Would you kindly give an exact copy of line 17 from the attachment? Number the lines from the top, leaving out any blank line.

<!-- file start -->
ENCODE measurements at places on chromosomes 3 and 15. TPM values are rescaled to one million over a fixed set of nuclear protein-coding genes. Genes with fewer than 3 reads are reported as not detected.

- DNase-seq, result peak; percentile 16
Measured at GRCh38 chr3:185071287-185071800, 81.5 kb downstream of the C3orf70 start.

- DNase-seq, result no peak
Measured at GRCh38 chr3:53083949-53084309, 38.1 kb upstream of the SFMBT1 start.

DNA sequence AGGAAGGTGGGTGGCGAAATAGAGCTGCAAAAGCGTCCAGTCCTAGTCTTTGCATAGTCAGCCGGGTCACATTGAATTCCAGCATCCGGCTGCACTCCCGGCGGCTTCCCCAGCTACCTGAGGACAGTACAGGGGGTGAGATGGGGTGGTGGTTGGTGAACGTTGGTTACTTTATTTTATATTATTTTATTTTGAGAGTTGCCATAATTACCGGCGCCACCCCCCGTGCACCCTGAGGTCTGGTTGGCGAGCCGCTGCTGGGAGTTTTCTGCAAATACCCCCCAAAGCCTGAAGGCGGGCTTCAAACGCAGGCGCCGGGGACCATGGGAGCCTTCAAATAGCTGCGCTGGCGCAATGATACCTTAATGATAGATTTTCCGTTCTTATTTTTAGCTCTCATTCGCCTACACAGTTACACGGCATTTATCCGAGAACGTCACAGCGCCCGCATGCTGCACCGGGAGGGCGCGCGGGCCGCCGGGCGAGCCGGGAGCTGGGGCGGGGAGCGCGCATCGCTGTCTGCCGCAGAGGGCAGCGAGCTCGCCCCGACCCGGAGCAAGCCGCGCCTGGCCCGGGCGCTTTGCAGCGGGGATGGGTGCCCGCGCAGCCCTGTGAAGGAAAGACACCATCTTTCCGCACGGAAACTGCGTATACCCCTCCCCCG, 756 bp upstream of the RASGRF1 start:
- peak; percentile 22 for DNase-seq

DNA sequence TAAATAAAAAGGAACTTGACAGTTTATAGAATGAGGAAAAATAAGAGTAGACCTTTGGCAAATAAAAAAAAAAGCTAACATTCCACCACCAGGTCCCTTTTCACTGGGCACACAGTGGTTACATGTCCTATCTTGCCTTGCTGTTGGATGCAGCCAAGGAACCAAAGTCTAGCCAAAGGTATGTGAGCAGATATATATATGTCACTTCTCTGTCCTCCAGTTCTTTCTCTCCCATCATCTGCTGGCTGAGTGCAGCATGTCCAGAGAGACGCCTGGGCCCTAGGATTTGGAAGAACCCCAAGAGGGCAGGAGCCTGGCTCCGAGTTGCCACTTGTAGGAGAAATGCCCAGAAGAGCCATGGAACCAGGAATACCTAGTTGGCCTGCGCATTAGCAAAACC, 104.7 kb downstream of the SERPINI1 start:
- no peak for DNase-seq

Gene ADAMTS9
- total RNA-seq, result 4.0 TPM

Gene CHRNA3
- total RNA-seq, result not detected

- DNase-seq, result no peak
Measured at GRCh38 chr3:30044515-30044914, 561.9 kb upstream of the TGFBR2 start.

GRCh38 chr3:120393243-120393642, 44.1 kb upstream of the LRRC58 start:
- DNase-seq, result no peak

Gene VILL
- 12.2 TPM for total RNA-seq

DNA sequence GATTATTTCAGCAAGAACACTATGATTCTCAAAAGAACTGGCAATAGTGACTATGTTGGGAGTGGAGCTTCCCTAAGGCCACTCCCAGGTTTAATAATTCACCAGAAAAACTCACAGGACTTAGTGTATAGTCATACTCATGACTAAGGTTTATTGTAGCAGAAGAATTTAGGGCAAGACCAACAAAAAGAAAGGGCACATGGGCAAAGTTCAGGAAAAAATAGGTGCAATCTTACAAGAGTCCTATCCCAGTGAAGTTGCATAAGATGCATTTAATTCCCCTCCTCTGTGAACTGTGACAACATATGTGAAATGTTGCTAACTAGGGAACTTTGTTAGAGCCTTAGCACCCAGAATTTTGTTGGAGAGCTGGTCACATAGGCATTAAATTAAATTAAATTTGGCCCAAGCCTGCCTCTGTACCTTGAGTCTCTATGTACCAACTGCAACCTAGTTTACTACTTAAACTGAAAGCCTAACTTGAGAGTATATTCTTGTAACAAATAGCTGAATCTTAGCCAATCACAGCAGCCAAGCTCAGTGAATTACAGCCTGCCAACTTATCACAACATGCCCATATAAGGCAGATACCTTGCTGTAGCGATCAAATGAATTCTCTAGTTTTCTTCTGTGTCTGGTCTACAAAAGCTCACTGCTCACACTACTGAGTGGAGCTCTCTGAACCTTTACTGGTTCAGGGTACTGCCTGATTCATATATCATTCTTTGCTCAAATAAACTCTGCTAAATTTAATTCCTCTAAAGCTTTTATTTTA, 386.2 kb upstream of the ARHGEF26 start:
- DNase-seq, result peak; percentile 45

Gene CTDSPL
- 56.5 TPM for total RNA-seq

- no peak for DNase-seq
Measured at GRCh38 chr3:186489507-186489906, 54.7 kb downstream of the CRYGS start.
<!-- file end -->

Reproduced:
- DNase-seq, result no peak